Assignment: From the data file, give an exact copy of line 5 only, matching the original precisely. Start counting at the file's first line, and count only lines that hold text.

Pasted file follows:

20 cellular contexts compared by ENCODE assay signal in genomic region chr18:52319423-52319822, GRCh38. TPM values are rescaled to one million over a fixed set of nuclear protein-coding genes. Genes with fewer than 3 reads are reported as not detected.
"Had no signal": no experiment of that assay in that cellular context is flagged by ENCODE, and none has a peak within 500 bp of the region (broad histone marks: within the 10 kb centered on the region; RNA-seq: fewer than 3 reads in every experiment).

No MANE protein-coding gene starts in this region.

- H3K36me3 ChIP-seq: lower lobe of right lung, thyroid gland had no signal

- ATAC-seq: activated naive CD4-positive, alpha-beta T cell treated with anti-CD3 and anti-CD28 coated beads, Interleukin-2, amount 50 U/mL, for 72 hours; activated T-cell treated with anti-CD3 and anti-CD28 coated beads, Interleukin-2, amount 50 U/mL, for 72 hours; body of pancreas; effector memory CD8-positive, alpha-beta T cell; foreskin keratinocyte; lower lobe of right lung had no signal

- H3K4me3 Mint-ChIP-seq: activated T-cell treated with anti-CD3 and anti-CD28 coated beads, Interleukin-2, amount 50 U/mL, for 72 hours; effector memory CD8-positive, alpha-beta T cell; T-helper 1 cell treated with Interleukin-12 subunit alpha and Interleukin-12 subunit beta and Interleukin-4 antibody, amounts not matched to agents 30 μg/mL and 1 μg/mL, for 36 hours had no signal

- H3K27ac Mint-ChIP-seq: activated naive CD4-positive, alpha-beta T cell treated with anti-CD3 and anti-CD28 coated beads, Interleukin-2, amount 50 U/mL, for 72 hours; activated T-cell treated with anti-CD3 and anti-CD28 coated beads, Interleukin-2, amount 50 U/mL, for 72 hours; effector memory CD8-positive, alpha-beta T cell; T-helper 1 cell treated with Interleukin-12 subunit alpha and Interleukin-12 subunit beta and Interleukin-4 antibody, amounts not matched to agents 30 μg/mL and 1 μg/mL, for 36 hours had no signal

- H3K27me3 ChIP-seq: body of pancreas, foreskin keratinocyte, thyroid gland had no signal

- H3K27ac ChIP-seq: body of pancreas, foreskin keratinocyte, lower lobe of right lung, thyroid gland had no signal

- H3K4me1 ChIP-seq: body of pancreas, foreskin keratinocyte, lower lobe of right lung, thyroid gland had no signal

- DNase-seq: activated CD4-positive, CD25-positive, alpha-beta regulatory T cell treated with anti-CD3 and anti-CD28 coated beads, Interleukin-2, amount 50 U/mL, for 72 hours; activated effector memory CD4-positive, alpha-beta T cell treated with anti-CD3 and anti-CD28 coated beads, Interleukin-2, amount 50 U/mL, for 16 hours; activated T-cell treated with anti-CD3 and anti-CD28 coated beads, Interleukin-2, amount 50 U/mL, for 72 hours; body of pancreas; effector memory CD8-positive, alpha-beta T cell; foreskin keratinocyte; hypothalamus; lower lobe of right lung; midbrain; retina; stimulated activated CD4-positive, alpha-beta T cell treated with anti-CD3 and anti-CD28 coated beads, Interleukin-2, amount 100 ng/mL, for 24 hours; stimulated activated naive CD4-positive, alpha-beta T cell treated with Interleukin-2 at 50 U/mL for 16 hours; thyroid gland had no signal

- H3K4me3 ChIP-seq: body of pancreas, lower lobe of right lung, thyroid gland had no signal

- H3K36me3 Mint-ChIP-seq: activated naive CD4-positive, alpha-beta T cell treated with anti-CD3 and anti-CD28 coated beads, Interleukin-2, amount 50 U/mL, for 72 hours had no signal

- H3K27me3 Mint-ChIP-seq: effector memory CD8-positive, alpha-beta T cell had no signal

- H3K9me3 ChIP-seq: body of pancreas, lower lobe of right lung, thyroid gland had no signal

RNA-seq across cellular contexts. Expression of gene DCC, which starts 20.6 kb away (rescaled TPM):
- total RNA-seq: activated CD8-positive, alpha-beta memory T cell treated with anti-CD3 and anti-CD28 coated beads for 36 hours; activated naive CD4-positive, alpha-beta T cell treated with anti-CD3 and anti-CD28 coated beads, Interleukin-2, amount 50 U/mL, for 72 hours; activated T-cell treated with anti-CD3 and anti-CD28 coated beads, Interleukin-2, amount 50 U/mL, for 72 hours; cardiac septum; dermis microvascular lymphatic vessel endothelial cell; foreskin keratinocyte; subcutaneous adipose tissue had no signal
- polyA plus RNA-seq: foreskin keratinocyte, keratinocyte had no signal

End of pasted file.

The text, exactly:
- ATAC-seq: activated naive CD4-positive, alpha-beta T cell treated with anti-CD3 and anti-CD28 coated beads, Interleukin-2, amount 50 U/mL, for 72 hours; activated T-cell treated with anti-CD3 and anti-CD28 coated beads, Interleukin-2, amount 50 U/mL, for 72 hours; body of pancreas; effector memory CD8-positive, alpha-beta T cell; foreskin keratinocyte; lower lobe of right lung had no signal